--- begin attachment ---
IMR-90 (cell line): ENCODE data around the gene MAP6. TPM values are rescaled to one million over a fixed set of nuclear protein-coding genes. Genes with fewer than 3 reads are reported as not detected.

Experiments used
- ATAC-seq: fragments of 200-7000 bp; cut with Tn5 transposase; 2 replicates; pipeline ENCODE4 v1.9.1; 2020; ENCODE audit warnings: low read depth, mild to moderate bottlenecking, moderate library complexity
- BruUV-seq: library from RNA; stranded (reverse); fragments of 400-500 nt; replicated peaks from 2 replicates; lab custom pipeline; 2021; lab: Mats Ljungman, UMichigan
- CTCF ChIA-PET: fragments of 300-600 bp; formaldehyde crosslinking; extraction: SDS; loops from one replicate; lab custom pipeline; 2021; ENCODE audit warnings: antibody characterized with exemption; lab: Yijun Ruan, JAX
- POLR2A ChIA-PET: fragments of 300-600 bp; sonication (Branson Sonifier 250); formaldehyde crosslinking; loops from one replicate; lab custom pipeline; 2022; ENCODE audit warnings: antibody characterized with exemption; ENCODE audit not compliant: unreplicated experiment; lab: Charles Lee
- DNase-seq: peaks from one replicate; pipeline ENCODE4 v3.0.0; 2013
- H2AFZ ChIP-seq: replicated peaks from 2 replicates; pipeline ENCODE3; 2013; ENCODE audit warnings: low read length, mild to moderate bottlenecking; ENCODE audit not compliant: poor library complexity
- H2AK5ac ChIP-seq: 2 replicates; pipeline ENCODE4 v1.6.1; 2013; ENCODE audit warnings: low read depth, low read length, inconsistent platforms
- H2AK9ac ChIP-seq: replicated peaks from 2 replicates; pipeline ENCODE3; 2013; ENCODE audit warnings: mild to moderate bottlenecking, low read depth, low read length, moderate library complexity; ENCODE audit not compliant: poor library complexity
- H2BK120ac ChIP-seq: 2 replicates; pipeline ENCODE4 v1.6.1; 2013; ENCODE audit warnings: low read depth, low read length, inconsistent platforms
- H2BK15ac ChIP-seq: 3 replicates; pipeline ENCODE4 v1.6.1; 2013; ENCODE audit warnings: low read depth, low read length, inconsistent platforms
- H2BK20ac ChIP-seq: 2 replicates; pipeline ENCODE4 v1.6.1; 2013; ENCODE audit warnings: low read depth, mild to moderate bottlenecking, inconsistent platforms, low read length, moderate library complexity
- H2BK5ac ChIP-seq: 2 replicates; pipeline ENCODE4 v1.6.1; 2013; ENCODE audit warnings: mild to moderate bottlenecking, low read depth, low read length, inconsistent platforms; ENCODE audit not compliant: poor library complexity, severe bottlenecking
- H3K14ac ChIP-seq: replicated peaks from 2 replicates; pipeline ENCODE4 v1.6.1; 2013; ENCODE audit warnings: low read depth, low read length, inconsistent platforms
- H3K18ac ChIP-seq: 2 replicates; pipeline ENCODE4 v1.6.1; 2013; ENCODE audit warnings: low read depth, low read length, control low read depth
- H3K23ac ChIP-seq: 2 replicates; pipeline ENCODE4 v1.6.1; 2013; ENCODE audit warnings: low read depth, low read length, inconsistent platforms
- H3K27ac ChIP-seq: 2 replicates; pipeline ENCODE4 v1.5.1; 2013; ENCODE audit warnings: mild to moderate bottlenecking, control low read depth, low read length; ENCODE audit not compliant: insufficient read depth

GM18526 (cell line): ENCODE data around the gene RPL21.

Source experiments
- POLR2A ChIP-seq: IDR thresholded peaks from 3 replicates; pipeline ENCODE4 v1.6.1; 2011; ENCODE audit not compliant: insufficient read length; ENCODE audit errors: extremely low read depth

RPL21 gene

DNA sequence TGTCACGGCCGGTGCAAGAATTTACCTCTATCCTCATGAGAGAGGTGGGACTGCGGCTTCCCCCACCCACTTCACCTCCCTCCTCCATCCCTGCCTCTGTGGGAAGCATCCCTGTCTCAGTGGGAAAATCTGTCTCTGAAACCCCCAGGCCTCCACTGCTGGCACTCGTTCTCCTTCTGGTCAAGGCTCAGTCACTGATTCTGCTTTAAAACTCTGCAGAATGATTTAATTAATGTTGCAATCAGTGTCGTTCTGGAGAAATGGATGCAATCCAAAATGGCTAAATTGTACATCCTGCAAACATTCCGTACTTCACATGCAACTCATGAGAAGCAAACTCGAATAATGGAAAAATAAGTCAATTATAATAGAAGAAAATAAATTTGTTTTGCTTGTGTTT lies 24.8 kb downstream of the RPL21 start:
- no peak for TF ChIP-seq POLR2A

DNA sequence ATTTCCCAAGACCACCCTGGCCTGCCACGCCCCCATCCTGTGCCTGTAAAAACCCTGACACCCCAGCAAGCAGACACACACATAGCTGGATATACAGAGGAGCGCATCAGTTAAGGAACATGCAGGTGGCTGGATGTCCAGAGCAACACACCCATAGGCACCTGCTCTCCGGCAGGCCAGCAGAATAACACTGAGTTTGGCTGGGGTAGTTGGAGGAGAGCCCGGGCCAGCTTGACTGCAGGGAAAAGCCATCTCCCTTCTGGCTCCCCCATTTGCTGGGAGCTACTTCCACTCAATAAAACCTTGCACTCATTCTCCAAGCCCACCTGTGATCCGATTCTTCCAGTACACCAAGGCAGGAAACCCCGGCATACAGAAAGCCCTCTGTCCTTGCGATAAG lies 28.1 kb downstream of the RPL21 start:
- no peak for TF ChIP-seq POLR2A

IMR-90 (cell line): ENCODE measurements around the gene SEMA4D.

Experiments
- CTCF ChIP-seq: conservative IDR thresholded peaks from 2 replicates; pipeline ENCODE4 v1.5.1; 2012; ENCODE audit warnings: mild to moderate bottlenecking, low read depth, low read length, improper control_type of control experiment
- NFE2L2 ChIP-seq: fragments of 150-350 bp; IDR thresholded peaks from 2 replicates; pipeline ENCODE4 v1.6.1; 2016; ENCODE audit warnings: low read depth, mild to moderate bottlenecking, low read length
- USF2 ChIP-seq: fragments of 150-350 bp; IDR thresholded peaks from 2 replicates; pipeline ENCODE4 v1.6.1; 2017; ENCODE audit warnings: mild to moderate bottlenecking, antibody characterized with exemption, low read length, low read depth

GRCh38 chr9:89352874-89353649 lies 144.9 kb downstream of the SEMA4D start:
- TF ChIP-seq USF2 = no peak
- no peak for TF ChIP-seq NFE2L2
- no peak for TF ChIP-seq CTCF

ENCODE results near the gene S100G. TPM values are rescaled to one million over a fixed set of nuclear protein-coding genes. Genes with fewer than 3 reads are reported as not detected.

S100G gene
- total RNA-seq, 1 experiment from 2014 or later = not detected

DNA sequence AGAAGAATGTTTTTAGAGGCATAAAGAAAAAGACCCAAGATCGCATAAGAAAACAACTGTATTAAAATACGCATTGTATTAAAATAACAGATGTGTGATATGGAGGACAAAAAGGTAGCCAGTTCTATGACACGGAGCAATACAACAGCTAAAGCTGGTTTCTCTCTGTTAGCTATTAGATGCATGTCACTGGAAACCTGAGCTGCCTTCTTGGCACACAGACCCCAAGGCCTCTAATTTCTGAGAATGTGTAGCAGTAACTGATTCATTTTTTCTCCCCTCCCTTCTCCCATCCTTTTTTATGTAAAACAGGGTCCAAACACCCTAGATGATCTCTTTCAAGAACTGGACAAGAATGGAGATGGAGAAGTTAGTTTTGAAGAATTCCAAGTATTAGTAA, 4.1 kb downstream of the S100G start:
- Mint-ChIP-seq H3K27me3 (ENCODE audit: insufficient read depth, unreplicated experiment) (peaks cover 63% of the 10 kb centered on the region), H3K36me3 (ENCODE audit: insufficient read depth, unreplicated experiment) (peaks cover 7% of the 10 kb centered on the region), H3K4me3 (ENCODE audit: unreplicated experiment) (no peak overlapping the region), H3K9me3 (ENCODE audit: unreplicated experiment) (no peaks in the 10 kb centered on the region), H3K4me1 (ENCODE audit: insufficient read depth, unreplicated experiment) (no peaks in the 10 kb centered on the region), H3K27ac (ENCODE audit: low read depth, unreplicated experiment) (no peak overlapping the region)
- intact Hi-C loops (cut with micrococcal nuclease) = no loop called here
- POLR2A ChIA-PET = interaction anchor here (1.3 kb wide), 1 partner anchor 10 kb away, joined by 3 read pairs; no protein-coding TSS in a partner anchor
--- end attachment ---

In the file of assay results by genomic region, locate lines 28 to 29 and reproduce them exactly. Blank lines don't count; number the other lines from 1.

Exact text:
Experiments
- CTCF ChIP-seq: conservative IDR thresholded peaks from 2 replicates; pipeline ENCODE4 v1.5.1; 2012; ENCODE audit warnings: mild to moderate bottlenecking, low read depth, low read length, improper control_type of control experiment